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Progressive footage and interlaced footage

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John Beck
Progressive footage and interlaced footage
on Aug 16, 2008 at 8:32:43 pm

I have two questions:

1) I have an event coming up soon where I will have to use a DVX100B and a Sony 2100.(not impressive in progressive mode). So the Sony will remain in its native 60i mode. I will use Premier CS3 for editing but I am not sure that mixing the ouputs of the two cameras (differnt time lines) will be without some issues when switching cameras. What are the likely issues that I may encounter at edit assuming both cameras are synced in edit.

2) According to the DVX 100B manual, when shooting in 30P mode or in 24P mode, the camera actually outputs 60i. So is the output actually progressive or interlaced. The manual seems to be pretty clear it's interlaced but if that is so, how could there be much of a difference in the appearence between progressive and interlaced.

2A) If I were to render the project in progressive mode, I read recently that if the footage is interlaced, one of the fields will be eliminated providing half of the resolution. I have tried this previously and that statement does not seem to produce the implied results. But what exactly is happening to the interlaced fields when the edited content is renderd in progressive mode? One of them can't be tossed in rendering, it would be far too noticable which I have not detected.

Would very much appreciate input from the group.

Thanks!!


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Noah Kadner
Re: Progressive footage and interlaced footage
on Aug 18, 2008 at 12:26:04 pm

The only way to make that work is in a 60i timeline. 24p standard not 24pA would be the format to use. You can then put both cameras into the same DV-NTSC 29.97 timeline. The Sony will have its standard 60i look and is what it is. The DVX100 will give you the 24p/film look but be in 24p plus 3:2 pulldown = 60i mode. It will play nice in a 60i timeline but give you the look. That is to say the cameras won't match *at all* but you can edit them together and output a 60i DVD. Progressive DVD is not possible from these two cameras.

My suggestion would instead be rent a second DVX100, shoot 24pA and deliver a true 24p DVD. It will look a *lot better* and the camera can match perfectly. And DVX100 rentals are easy to get for $100-200 in most cities now.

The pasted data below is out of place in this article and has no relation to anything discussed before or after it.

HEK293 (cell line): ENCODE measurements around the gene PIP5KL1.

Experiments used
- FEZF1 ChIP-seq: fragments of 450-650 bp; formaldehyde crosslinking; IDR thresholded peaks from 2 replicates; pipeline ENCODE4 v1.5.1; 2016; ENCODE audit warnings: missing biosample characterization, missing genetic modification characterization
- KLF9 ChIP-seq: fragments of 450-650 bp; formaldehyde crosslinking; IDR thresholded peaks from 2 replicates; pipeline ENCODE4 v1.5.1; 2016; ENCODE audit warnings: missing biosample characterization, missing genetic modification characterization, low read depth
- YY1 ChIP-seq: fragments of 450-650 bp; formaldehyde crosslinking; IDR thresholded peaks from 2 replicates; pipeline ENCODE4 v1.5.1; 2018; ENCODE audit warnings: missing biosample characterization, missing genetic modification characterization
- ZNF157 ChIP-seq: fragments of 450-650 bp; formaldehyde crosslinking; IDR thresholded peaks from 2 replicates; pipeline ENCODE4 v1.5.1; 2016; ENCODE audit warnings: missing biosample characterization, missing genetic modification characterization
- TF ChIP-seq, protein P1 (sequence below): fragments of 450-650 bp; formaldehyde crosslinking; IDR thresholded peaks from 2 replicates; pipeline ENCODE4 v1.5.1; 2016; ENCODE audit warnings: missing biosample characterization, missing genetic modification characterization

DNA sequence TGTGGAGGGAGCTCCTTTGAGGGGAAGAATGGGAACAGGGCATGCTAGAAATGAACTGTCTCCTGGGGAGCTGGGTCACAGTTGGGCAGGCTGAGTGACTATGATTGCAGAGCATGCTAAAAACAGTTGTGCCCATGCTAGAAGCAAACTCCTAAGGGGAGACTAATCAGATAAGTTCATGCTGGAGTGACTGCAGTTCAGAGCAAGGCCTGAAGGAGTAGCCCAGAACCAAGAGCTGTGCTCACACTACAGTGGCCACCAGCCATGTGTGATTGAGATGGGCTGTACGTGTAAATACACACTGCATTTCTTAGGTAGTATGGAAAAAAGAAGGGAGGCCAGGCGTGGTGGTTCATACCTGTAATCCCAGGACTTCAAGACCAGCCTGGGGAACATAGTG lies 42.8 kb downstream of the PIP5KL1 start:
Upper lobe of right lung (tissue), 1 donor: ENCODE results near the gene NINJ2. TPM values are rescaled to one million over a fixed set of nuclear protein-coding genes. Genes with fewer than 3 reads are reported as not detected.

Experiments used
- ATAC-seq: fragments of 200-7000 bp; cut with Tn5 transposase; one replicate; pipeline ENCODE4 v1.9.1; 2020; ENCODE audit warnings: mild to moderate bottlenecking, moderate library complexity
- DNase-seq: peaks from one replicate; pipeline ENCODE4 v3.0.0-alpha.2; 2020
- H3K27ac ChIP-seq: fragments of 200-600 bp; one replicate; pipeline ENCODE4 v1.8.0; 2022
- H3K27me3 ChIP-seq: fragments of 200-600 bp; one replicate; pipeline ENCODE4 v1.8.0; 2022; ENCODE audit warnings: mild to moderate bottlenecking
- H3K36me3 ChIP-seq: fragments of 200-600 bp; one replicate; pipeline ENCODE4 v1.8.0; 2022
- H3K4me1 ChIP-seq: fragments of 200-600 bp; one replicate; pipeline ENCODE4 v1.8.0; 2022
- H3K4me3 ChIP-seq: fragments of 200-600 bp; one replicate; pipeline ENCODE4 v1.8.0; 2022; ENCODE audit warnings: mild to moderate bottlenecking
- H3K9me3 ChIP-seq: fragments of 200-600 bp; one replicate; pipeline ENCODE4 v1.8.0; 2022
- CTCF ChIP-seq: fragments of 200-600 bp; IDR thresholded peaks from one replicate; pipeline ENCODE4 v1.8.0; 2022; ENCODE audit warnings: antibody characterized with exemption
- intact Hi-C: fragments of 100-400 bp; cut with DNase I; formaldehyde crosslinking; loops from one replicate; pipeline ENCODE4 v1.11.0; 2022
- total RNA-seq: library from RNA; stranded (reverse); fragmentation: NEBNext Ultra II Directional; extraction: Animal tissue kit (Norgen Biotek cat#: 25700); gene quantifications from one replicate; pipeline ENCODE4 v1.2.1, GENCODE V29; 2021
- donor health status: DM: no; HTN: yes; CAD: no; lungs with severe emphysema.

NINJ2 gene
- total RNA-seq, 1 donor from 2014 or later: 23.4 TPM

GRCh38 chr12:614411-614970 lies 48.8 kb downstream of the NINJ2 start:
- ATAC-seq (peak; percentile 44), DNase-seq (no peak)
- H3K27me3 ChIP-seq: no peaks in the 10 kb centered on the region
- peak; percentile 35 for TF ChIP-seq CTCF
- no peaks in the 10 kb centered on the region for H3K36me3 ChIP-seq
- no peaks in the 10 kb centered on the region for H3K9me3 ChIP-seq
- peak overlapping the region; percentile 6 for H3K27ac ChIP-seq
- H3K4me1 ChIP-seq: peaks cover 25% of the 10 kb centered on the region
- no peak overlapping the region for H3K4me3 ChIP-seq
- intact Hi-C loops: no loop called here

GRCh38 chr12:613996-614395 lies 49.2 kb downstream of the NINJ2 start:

Noah

My FCP Blog. Unlock the secrets of the DVX100, HVX200 and Apple Color and Win a Free Letus Extreme.
Now featuring the Sony EX1 Guidebook, DVD Studio Pro and Sound for Film and TV.
http://www.callboxlive.com


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John Beck
Re: Progressive footage and interlaced footage
on Aug 18, 2008 at 2:29:26 pm

Thank you Noah. That helps quite a lot. I am still wondering about the other two points raised in my question: 1) why is the output of the DVX converted to 60i and 2) what is actually happening in rendering whit footage shot with the Sony VX. Are both fields used or not? It seems to me they have to be but that's why I brought that question to the group.

Thanks again.



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Joe Garcia
Re: Progressive footage and interlaced footage
on Aug 23, 2008 at 1:43:52 pm

Don't mean to hijack but, what if I ran dvx at 30p and took b-roll from a cheap 60i cam ??

I did this and started a PP2 Pro project as 30p (can't remember if I dropped frames)..

What say you in this scenario?

thnx

JOE
X-Porter

Gen 1:1


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Chris Wright
Re: Progressive footage and interlaced footage
on Sep 8, 2008 at 6:02:40 am

dvx 100 in all modes is captured 29.97 interlaced ntsc.

24pa(advanced) is 23.976 with 2:3:2:3 pulldown repeating fields you can remove prior to editing in interpret footage command.

both 24p and 24pa can be pulled down, 24p is 2:3:3:2 but a more traditional film effect look.

for 60i, if you are trying to match the 24fps, you will need to deinterlace(fieldskit) then slow the now 30p to 24p with a timewarp plugin like twixtor.

if you are trying to make the 24p look like 60i, you can actually go backwards with a reinterlacer or twixtor 24p to 59.94p which is same speed as 29.97 interlaced fps.

if you render in progressive mode, and don't use a special deinterlacer to merge the two fields into a whole frame, AE's built in deinterlacer will dissapoint if you want perfect quality.

besides framerate issues, the colors and contrast will differ too.



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